• Legal Advice and Proceedings – Filing forms with the court or handling legal proceedings.
  • Real Estate – The Buying, selling, or leasing of property.
  • Personal Property – The handling of all personal assets.
  • Gifts – The power to make gifts.
  • Insurance – Obtaining insurance and/or proceeds.

How to Get Durable Power of Attorney

Getting a durable power of attorney will require the principal to find someone that they can trust to handle their assets if they should not be able to handle it themselves. This means that the person(s) selected should be trustworthy fully capable to make decisions and handle the affairs of the principal.

What You Will Need

  • Agent – Someone that is trustworthy to make informed decisions about the principal’s finances.
    • Successor Agent (optional) – Elect to have in case the agent is not available.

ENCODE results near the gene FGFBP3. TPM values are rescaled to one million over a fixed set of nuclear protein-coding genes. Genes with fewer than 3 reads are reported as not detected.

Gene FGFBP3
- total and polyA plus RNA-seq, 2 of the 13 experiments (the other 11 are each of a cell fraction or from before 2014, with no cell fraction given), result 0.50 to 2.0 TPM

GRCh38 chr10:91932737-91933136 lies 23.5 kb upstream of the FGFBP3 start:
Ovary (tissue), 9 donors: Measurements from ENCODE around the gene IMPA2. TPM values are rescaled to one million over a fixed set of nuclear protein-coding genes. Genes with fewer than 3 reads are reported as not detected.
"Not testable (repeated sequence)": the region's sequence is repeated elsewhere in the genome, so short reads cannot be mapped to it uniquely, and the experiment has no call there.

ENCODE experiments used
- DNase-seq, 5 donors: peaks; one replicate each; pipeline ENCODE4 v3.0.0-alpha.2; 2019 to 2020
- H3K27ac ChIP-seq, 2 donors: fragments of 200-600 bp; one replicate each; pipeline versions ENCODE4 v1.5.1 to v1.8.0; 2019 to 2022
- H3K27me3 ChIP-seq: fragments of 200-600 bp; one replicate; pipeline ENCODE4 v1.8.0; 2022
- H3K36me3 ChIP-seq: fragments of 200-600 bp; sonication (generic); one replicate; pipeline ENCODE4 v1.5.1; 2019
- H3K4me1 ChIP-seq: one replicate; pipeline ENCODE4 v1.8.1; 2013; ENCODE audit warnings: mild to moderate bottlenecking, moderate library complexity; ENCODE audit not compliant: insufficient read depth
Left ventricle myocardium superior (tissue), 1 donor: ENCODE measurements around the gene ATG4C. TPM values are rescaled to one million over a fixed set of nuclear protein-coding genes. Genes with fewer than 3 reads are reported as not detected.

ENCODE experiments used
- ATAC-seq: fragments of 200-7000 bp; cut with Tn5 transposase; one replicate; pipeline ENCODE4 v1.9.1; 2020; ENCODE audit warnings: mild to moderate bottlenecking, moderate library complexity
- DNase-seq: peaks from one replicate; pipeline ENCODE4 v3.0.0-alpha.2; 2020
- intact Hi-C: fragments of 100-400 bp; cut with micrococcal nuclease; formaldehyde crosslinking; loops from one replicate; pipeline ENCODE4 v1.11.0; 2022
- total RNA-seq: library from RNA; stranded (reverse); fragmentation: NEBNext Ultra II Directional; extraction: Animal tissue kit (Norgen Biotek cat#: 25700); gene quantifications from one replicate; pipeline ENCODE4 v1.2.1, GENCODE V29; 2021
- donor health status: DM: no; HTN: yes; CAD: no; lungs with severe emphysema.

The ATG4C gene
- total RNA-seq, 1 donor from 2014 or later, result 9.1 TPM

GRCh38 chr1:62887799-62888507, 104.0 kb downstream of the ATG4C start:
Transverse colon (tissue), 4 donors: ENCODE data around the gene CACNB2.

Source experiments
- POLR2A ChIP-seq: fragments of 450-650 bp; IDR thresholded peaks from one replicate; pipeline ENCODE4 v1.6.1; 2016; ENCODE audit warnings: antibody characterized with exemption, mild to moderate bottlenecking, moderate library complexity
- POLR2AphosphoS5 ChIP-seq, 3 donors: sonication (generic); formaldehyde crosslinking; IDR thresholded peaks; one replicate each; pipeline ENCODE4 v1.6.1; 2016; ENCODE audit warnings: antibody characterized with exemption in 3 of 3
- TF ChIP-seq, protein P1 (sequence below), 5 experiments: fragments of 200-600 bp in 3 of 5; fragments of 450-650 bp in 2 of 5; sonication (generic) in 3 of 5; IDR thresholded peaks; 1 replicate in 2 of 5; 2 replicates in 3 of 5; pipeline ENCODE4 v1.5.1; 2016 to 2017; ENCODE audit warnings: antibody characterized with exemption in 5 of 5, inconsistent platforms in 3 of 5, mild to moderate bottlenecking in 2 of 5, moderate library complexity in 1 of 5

• Durable POA Form (3  copies) – It is recommended to bring 3 copies for signing.
  • Notary Public / WitnessesDepending on the State, it is required the form is signed by a notary public or witness(es) present.

Step 1 – Download the Form

Most States have a statutory form that is required to be completed in order to be accepted. Otherwise, the principal may download the standard template in Adobe PDF, Microsoft Word (.docx), or Open Document Text (.odt) that is allowed in most States.

Step 2 – Select the Financial Powers

After downloading the principal will be required to select the powers they deem necessary to give in the chance they lose consciousness. In most cases, the principal will hand everything over to their spouse so it is not an issue.